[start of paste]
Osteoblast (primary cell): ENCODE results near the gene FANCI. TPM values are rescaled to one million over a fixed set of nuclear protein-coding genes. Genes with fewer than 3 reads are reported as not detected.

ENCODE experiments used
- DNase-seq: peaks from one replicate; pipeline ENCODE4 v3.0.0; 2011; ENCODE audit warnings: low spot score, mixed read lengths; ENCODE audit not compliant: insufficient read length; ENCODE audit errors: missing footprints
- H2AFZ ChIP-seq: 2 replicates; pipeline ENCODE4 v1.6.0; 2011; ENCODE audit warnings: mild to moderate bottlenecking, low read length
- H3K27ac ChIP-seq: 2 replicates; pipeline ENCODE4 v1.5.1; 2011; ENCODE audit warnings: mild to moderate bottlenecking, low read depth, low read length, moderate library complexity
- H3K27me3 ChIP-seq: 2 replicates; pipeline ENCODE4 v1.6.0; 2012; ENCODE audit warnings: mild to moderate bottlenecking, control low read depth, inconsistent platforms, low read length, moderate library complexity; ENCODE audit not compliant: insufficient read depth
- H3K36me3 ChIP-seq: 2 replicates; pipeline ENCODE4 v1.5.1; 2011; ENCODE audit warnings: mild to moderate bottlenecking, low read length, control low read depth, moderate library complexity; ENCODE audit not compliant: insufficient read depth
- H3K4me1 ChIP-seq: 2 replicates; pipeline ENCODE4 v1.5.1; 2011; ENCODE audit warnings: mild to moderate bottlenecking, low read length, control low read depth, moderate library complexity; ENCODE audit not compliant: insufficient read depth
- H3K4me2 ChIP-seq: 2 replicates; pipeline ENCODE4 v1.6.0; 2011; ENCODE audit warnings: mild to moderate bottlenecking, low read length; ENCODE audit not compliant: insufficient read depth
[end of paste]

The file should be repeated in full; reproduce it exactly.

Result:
Osteoblast (primary cell): ENCODE results near the gene FANCI. TPM values are rescaled to one million over a fixed set of nuclear protein-coding genes. Genes with fewer than 3 reads are reported as not detected.

ENCODE experiments used
- DNase-seq: peaks from one replicate; pipeline ENCODE4 v3.0.0; 2011; ENCODE audit warnings: low spot score, mixed read lengths; ENCODE audit not compliant: insufficient read length; ENCODE audit errors: missing footprints
- H2AFZ ChIP-seq: 2 replicates; pipeline ENCODE4 v1.6.0; 2011; ENCODE audit warnings: mild to moderate bottlenecking, low read length
- H3K27ac ChIP-seq: 2 replicates; pipeline ENCODE4 v1.5.1; 2011; ENCODE audit warnings: mild to moderate bottlenecking, low read depth, low read length, moderate library complexity
- H3K27me3 ChIP-seq: 2 replicates; pipeline ENCODE4 v1.6.0; 2012; ENCODE audit warnings: mild to moderate bottlenecking, control low read depth, inconsistent platforms, low read length, moderate library complexity; ENCODE audit not compliant: insufficient read depth
- H3K36me3 ChIP-seq: 2 replicates; pipeline ENCODE4 v1.5.1; 2011; ENCODE audit warnings: mild to moderate bottlenecking, low read length, control low read depth, moderate library complexity; ENCODE audit not compliant: insufficient read depth
- H3K4me1 ChIP-seq: 2 replicates; pipeline ENCODE4 v1.5.1; 2011; ENCODE audit warnings: mild to moderate bottlenecking, low read length, control low read depth, moderate library complexity; ENCODE audit not compliant: insufficient read depth
- H3K4me2 ChIP-seq: 2 replicates; pipeline ENCODE4 v1.6.0; 2011; ENCODE audit warnings: mild to moderate bottlenecking, low read length; ENCODE audit not compliant: insufficient read depth